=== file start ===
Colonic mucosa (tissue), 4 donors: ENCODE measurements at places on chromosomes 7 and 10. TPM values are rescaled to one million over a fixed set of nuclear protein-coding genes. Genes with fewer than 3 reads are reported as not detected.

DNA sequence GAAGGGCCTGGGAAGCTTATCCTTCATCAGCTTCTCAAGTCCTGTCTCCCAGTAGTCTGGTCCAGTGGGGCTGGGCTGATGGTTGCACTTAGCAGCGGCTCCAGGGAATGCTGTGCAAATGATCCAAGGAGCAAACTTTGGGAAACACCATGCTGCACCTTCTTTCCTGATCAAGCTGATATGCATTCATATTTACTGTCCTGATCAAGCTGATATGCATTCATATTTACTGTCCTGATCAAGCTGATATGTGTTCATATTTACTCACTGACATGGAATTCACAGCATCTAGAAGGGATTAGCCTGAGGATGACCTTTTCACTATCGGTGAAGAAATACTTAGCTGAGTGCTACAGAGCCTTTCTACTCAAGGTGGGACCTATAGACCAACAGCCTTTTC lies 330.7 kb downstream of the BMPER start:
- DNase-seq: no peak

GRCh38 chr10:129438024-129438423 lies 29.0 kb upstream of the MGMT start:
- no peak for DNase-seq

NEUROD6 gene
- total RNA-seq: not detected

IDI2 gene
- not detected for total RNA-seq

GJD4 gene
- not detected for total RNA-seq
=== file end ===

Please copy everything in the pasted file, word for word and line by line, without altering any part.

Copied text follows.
Colonic mucosa (tissue), 4 donors: ENCODE measurements at places on chromosomes 7 and 10. TPM values are rescaled to one million over a fixed set of nuclear protein-coding genes. Genes with fewer than 3 reads are reported as not detected.

DNA sequence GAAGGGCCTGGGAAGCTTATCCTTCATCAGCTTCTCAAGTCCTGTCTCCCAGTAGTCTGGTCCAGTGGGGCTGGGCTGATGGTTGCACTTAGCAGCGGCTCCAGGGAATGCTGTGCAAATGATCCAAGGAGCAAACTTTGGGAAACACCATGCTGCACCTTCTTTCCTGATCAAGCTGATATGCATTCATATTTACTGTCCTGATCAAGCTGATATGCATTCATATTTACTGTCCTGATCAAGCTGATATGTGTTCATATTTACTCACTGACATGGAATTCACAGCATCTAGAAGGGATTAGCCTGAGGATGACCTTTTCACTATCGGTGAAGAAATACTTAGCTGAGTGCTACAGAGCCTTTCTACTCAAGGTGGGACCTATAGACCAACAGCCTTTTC lies 330.7 kb downstream of the BMPER start:
- DNase-seq: no peak

GRCh38 chr10:129438024-129438423 lies 29.0 kb upstream of the MGMT start:
- no peak for DNase-seq

NEUROD6 gene
- total RNA-seq: not detected

IDI2 gene
- not detected for total RNA-seq

GJD4 gene
- not detected for total RNA-seq